Using indigenous knowledge in monitoring Arctic ice cover
For more than three decades the Nunavik Research Centre (NRC) in Kuujjuaq, Quebec (which falls under the direction of the Makivik Corporation, the official body that legally represents and serves the needs of Inuit communities in Quebec under the James Bay and Northern Quebec Agreement) has been using traditional ecological knowledge (TEK) collected from the Inuit living in Nunavik over the last 30 years in conducting research aimed at helping the indigenous population living in Quebec.
Adam Lewis, Geomatics Manager at the Nunavik Research Centre, is currently heading a monitoring programme that will make use of traditional ecological knowledge and scientific data. The monitoring programme, which is discussed in greater detail a Polar View conglomerate got involved in the project and agreed to provide us with satellite imagery, it allowed us to use satellite data that was previously out-of-reach with respect to our available budget, as well as helped us develop a monitoring protocol for the data we would gather.
Why did you choose to look at Arctic charr in particular?
Ice conditions affect many species in Nunavik, including polar bears, seals, and Arctic charr; however, the Inuit in Nunavik rely heavily on Arctic charr for subsistence, and the health of this particular fish population is a good indicator of how the ecosystem is doing.
Will TEK data be cross-checked with scientific data?
This project is quite unique in that we will use the traditional ecological knowledge to cross-check our scientific observations and measurements. The project is distinct in that usually when traditional ecological knowledge is used in conjunction with scientific data, the "science" forms the main basis of the observations, while TEK is used merely as an extra reference. In our project, however, we're doing the reverse. We're using our TEK observations and historical accounts to help us determine how to classify the information we're getting from the satellite imagery Polar View is helping us collect, for example. The long observational history of TEK can be quite useful in looking at a satellite image. If we see an anomaly on a certain section of river that's difficult to classify by scientific methods, we can then look at TEK data for that section of river and determine what has been happening in that area - and in many cases give a history of what's happened in that area over time. For example TEK data records may show that a particular section of river in question has never frozen over completely, so if it does freeze over at some point, then we know that it is an anomaly for as far back as our TEK data goes.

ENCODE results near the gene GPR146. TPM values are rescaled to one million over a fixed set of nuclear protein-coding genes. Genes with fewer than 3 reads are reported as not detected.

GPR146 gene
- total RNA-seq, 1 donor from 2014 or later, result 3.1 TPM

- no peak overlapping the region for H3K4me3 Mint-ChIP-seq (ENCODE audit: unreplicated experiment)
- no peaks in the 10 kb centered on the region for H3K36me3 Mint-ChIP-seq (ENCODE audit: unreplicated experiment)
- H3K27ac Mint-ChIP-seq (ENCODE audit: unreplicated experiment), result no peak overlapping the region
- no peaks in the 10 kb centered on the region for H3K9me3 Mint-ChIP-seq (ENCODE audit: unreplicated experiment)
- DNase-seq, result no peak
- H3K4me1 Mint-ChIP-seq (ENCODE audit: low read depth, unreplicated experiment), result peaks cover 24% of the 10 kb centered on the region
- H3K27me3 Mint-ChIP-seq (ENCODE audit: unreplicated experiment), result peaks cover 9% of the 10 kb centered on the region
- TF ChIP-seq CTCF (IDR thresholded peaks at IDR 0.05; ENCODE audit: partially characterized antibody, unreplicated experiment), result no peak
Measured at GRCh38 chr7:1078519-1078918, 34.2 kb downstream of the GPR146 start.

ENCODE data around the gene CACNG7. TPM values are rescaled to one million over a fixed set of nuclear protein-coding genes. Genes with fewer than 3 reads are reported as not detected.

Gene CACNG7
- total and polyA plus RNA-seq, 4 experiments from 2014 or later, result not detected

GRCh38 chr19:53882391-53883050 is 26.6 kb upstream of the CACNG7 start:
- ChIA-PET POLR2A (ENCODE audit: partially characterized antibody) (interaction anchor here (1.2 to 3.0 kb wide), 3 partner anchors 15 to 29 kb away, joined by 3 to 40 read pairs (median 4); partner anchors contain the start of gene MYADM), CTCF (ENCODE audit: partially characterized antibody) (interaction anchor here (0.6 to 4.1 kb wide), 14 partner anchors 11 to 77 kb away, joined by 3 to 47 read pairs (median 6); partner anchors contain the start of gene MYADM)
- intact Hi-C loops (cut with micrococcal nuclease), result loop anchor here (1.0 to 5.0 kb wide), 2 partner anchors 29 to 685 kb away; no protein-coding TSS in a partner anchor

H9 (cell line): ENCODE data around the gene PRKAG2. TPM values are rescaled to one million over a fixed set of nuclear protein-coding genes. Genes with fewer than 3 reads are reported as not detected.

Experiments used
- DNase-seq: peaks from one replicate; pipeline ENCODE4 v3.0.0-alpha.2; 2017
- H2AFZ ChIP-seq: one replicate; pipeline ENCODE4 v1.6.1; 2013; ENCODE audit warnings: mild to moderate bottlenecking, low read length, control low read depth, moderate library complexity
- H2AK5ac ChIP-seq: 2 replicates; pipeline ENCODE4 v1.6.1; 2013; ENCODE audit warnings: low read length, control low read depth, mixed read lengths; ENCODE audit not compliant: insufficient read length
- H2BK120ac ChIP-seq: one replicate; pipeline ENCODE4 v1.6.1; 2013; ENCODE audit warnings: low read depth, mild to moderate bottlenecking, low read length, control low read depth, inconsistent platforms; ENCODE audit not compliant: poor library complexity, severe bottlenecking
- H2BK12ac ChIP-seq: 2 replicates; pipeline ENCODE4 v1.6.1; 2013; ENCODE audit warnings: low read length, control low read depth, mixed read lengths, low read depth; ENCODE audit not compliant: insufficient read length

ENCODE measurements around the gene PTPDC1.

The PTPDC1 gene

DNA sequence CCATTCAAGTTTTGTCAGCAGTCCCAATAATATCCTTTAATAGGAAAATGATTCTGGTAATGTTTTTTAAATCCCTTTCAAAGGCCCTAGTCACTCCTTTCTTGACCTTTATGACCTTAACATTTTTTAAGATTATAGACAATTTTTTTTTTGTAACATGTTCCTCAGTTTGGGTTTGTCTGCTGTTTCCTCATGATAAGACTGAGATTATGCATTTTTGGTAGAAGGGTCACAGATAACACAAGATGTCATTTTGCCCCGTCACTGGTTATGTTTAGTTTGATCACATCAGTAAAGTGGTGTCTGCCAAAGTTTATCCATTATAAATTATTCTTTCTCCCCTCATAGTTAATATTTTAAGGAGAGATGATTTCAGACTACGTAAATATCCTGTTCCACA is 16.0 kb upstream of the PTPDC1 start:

It also goes without saying that the TEK database includes ground observations of certain areas, which allows us to validate data on ice classification and thickness derived from satellite radar images. It's still quite difficult to look at a radar image and determine the kind of ice there is and its thickness, so TEK data and in-situ measurements from local hunters can be invaluable for validating satellite observations.
Does the TEK data you're collecting either validate or conflict with other scientific data you're collecting?
It's important to remember that both methods - collecting TEK data and scientific data - have their limitations. Some researchers make it clear that each method of collecting data is its own body of knowledge and shouldn't necessarily be compared with other methods. However we at the NRC are not only trying to incorporate our TEK with science, but we're also comparing data from the two approaches in order to determine where potential conflicts may lie and reasons for this potential conflict.
What kind of adaptation strategies might be adopted at the end of this monitoring programme and how might the data collection contribute to creating better adaptive strategies? That is the purpose of this monitoring programme after all.
One important aspect of this project is that it's making use of both remote sensing data - which allows for coverage of large areas - and local unmanned data collection devices. Both prove very useful in monitoring large, remote areas such as Nunavik. At the end of this monitoring programme we should have a better idea of what strategies are best for monitoring and managing vast, remote territories such as Nunavik. This is especially important now that the Government of Canada transferred the ownership of over 7,000 islands to the Inuit of Nunavik, which by default fall under the stewardship of the Makivik Corporation.
With climate change altering the environment that the Inuit of Nunavik live in, these new adaptive strategies - which make use of both traditional and high-tech approaches to monitor and manage vast territories - will prove highly useful and even irreplaceable.
Do you plan to continue the monitoring programme for a longer period of time?
If the Polar View programme continues (it has been receiving funding under the European Space Agency's GMES Programme), we plan to continue the monitoring programme after this current season and will hopefully be able to make it a sustainable service for more than just the two current communities that will benefit from it.
Adam obtained his BES in Geography from the University of Waterloo with specializations in Geomatics and Biophysical Systems. He works for the Makivik Corporation in Kuujjuaq, Quebec and worked on numerous projects since. In July 2006, Adam and his fiancée Sheila opened Qaujimautik Systems Inc., an Inuit owned company that provides remote tracking and emergency alert equipment.